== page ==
Social housing plans for Fort William recommended for approval

Some of the group protesting against the volume of housing planned for Upper Achintore at Cow Hill in Fort William.
Some of the group protesting against the volume of housing planned for Upper Achintore at Cow Hill in Fort William.

Plans to build social housing on peat land above Fort William town centre are all set to be given the go-ahead by Highland Council.

However, residents from the area say they have “fundamental concerns” at the sheer volume of properties on a 60-acre site at Cow Hill in Upper Achintore.

The planning application in principle for 325 houses, with a full application for permission for works to begin on the first 176 houses by Link Housing is set for approval by the South Planning Committee next week.

Council papers show objections raised by local residents have already been taken into account by planners, who recommend councillors grant permission for the scheme. This is in spite of an active campaign and petition from residents raising concerns about the site, the environmental impact of removing peat for the development, and the scale of the project.

Campaign group, Lundavra Community Area Group said the houses would, if approved, be the largest single residential development in Fort William in more than 40 years.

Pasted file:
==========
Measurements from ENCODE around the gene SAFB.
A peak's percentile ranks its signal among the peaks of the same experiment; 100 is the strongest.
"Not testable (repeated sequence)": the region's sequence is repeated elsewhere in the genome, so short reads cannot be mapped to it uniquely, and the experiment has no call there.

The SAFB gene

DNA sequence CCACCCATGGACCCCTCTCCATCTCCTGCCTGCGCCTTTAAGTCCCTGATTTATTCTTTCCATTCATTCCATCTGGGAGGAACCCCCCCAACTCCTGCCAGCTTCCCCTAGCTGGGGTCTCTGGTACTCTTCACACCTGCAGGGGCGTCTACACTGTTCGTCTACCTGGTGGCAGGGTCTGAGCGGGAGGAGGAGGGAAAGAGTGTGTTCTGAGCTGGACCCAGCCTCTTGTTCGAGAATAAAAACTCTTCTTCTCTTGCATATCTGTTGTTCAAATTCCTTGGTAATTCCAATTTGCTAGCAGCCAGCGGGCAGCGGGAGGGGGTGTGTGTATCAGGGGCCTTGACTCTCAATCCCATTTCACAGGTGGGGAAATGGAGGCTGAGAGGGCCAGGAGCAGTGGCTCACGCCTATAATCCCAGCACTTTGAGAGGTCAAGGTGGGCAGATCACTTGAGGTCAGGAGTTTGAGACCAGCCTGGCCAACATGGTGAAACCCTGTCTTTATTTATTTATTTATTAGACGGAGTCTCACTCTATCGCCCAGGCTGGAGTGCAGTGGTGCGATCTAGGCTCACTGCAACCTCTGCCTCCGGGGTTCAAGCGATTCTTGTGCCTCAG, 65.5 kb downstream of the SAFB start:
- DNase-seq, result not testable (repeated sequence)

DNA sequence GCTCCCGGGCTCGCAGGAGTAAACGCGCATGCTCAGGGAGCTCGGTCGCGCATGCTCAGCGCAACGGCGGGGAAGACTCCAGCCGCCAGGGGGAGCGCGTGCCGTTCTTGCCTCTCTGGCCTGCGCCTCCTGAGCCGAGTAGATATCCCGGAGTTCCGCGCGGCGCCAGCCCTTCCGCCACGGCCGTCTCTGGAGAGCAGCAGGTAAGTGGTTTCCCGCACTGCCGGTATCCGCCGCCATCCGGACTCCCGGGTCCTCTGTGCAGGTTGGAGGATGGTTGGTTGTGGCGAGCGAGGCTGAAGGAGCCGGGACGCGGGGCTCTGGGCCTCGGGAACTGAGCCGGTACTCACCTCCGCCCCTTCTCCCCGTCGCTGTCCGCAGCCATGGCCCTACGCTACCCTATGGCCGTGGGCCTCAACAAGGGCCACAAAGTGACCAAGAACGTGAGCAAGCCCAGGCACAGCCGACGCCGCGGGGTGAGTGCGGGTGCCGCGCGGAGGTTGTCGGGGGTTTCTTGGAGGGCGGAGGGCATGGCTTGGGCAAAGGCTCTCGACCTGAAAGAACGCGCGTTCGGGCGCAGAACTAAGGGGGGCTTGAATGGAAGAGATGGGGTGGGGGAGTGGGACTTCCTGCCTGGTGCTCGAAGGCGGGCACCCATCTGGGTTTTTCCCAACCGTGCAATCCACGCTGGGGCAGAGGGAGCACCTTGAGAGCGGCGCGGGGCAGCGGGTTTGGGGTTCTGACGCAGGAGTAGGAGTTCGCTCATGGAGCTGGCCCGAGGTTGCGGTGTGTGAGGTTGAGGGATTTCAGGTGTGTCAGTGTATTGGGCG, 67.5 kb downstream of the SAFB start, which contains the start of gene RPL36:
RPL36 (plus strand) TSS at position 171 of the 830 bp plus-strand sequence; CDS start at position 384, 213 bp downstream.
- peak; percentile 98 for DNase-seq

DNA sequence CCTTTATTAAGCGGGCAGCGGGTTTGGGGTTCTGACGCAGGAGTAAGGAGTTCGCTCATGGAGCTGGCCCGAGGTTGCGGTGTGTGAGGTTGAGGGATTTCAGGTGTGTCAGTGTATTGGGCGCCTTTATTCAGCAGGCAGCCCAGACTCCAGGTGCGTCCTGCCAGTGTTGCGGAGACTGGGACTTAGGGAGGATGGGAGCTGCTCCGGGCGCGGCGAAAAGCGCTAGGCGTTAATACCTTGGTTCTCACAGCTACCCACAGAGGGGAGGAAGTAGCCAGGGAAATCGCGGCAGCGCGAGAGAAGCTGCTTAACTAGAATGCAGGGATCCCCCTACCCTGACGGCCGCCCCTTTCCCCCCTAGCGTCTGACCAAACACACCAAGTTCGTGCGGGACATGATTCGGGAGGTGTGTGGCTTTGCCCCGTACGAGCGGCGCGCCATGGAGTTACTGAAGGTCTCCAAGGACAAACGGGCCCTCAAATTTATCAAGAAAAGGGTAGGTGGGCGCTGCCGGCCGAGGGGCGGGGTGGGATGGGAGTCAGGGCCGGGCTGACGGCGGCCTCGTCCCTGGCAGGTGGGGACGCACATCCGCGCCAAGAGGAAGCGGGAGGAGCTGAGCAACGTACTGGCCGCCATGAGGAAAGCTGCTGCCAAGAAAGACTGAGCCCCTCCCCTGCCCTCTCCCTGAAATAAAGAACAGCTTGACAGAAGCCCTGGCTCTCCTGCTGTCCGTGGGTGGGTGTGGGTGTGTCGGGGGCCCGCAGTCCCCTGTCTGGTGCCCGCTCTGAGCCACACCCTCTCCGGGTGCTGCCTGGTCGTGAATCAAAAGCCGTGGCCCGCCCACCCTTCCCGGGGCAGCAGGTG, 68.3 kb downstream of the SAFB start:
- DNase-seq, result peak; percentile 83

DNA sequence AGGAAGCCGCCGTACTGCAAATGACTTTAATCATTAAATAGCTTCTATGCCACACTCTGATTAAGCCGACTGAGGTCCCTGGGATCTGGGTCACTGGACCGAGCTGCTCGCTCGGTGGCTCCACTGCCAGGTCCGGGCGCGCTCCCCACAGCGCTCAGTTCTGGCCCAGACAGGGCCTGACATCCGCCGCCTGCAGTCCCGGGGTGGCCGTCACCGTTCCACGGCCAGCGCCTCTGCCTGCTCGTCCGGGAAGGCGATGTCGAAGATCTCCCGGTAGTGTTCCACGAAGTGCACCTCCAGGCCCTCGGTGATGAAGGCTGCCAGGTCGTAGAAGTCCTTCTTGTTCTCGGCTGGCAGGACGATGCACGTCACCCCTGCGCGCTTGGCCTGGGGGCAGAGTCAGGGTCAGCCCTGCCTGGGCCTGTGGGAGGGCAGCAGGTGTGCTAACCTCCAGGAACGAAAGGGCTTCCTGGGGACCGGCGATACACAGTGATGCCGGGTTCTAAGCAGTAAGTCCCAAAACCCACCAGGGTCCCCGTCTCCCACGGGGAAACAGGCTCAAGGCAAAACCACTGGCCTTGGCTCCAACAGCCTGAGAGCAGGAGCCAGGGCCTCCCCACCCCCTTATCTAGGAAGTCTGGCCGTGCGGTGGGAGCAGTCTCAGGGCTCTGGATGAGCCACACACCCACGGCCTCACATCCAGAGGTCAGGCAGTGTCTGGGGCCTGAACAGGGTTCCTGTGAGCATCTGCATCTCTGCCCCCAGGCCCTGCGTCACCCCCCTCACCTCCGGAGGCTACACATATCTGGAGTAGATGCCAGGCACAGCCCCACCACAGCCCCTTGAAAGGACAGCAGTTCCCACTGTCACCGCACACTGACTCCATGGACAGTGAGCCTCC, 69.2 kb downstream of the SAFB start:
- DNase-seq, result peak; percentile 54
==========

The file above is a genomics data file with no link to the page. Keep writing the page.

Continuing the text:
The group’s chairman Mark Linfield said while they were supportive of much needed additional housing for the town, it should not be  a case of “housing at any price”.

Mr Linfield said: “We have written to council planners expressing our alarm that this site, which is earmarked in the council’s own local plan for only 220 houses, including 42 already developed, is now expected to accommodate a further 325 houses.

“We think this is excessive, it is far too dense for the rural periphery of a West Highland town, and the layout is poor and not conducive to creating nice places for people to live.”

Mr Linfield continued: “We have major concerns that once the deep moorland peat is removed to accommodate the new development, the existing houses will be in danger of flooding.”

He continued: “I don’t believe many of us are against a smaller development, it is the sheer size of this one in proportion to what is already built up here – roughly 650 households at the moment – so a 50% increase if all the houses get the go ahead.

“I think our group will certainly be pushing for more clarity and consultation for any future large planning applications. We have also discussed pushing for some sort of legislation for builds, to be as carbon neutral as possible in the future.”

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